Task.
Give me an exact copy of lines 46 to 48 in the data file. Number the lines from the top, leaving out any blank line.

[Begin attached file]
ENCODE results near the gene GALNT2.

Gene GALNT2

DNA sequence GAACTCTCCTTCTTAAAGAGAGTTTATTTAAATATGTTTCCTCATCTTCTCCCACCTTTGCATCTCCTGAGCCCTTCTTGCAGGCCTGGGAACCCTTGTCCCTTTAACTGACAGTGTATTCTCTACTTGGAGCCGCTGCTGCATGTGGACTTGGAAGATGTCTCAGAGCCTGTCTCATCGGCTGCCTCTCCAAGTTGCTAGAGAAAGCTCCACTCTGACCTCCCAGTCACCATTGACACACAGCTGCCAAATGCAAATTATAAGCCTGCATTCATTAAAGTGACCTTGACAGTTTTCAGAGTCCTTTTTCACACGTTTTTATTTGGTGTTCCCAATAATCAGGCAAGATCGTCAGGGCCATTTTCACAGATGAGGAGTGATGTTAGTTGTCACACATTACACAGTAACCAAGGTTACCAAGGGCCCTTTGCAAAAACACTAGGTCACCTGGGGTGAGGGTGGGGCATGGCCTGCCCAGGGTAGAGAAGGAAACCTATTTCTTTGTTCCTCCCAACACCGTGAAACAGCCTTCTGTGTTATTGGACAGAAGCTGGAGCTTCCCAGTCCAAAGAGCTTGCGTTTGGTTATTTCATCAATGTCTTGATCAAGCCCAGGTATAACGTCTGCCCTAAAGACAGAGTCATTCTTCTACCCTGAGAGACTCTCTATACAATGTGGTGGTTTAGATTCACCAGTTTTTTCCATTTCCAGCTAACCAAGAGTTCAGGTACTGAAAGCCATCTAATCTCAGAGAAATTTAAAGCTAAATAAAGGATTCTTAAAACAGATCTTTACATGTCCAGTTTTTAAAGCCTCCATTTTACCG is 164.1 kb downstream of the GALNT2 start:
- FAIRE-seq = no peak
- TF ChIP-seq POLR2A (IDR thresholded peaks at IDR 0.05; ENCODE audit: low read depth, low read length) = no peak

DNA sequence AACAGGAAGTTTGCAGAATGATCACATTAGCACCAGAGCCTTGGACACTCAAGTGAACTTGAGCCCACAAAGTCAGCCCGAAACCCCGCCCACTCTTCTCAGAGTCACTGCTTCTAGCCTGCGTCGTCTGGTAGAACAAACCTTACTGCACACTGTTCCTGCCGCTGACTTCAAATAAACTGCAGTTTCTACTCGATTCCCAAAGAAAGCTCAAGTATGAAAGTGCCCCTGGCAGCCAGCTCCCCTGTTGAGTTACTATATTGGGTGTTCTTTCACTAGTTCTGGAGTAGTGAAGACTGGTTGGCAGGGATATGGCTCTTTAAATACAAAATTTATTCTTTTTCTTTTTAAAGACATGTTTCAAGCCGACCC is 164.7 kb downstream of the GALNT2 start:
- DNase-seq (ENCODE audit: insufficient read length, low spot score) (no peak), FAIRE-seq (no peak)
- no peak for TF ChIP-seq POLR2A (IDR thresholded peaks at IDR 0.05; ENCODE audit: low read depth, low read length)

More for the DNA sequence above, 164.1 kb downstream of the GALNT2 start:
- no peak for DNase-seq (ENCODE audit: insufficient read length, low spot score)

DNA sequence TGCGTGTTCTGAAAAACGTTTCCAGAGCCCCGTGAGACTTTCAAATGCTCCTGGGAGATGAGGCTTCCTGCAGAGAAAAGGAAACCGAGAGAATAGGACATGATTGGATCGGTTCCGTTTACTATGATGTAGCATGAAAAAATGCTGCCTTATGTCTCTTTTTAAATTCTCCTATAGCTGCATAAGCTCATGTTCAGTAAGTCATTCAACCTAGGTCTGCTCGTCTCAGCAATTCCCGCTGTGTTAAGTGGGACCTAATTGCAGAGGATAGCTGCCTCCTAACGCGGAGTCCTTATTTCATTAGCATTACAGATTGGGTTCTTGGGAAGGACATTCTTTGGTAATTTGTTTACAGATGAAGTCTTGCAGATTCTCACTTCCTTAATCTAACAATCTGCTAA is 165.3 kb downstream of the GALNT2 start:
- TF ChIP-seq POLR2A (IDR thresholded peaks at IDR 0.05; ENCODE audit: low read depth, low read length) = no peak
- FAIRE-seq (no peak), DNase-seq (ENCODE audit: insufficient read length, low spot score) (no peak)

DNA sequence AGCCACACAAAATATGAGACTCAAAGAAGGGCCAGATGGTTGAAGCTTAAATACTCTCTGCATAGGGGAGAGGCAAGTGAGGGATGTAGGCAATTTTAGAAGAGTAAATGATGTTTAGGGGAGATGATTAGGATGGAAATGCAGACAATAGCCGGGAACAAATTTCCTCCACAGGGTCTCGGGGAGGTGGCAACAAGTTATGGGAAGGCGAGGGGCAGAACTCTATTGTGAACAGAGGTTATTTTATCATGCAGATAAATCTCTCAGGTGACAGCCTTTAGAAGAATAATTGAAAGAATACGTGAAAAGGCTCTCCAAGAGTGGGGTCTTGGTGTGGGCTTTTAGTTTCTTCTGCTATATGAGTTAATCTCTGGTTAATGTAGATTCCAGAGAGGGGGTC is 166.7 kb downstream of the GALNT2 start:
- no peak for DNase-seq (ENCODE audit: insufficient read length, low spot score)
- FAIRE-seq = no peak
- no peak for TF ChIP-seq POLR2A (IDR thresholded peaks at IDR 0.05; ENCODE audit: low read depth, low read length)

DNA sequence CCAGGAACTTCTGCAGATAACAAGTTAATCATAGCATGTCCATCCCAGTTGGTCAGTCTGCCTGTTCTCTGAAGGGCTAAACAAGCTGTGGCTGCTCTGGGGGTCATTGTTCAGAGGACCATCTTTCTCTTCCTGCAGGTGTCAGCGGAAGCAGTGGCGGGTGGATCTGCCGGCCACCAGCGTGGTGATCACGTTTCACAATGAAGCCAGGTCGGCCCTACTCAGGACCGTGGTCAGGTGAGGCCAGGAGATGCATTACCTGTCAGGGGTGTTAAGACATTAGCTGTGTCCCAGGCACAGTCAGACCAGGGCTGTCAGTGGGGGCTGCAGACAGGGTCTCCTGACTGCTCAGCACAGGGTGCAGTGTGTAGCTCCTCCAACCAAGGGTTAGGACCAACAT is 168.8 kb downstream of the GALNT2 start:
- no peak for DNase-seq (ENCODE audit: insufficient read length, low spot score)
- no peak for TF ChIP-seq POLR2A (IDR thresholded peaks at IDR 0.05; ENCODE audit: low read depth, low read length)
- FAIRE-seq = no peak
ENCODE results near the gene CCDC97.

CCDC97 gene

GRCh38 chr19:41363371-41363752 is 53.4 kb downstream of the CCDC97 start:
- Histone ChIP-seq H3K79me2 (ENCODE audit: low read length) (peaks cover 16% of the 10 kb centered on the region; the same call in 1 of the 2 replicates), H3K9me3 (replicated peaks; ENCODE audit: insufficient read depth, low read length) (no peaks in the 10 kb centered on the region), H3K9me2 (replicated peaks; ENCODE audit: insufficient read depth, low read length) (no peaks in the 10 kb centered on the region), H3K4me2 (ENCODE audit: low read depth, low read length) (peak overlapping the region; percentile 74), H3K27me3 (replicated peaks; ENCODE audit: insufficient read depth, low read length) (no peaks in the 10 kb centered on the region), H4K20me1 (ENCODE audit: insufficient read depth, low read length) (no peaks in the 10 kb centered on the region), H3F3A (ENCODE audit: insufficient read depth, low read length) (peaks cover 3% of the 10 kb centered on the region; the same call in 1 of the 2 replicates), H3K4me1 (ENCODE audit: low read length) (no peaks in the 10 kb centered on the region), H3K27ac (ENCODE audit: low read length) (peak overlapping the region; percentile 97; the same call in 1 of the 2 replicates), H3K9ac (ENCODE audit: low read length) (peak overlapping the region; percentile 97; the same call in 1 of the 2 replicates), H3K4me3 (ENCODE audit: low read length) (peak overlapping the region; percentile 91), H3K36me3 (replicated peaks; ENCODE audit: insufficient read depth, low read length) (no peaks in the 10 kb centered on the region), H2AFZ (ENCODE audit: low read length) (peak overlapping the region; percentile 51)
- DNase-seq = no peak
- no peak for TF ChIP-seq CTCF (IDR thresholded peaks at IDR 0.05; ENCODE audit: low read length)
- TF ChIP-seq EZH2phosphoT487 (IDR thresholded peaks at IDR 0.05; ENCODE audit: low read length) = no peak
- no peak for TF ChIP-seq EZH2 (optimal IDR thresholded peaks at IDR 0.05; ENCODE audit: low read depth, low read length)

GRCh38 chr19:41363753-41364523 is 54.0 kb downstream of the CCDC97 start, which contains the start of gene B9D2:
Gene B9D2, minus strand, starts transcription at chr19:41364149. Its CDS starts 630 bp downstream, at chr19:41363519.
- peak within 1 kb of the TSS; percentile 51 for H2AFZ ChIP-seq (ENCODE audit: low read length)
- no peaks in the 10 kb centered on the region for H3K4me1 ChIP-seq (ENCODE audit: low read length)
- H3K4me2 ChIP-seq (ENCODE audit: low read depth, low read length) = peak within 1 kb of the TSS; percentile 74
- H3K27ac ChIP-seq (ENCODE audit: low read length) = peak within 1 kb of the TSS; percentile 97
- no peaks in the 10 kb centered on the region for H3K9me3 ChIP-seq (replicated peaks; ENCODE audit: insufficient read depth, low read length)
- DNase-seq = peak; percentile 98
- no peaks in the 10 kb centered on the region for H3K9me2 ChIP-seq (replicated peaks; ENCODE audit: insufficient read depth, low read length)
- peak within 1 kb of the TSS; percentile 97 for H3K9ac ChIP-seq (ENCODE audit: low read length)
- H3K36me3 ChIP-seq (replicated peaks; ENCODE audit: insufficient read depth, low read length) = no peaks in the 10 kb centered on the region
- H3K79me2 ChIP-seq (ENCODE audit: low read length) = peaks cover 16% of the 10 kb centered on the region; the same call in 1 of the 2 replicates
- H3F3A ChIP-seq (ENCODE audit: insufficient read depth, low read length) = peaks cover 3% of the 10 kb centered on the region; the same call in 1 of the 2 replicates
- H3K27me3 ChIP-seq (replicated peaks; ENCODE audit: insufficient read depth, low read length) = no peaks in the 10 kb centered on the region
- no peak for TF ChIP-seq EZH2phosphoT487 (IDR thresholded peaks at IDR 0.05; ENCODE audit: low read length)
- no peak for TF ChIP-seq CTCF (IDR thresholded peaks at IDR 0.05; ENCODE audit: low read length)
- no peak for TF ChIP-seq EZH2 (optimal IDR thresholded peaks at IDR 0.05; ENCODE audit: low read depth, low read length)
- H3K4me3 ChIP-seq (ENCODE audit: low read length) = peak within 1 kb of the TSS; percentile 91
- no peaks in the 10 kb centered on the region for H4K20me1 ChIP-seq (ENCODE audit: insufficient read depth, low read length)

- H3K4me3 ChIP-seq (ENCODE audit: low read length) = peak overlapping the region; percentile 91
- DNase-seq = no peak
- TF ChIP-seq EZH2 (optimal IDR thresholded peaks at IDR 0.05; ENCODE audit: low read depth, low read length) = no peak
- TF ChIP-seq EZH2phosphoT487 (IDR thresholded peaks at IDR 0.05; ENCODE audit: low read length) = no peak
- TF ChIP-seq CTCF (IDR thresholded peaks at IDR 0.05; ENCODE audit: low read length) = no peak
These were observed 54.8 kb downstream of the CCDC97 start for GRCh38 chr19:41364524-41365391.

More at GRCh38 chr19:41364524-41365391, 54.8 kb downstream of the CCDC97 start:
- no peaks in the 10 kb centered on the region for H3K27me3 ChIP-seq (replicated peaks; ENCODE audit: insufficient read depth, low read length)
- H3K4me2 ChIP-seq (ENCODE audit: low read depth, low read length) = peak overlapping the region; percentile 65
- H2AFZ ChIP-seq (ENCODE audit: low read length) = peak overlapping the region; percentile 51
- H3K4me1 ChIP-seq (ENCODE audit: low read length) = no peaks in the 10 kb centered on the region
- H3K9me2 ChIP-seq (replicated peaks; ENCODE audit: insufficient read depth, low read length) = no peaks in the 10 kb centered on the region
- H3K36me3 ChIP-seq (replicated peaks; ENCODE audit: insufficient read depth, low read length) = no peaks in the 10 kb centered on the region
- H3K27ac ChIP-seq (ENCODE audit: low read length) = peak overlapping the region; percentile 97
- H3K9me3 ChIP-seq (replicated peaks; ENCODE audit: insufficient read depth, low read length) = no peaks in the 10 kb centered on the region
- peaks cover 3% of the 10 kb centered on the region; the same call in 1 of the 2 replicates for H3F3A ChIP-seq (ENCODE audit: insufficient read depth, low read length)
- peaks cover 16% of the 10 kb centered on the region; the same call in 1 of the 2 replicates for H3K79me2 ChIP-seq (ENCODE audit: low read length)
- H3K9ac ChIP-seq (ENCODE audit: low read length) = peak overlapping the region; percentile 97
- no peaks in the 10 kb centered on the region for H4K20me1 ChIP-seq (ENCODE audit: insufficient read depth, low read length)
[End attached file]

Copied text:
- no peak for TF ChIP-seq EZH2 (optimal IDR thresholded peaks at IDR 0.05; ENCODE audit: low read depth, low read length)
- H3K4me3 ChIP-seq (ENCODE audit: low read length) = peak within 1 kb of the TSS; percentile 91
- no peaks in the 10 kb centered on the region for H4K20me1 ChIP-seq (ENCODE audit: insufficient read depth, low read length)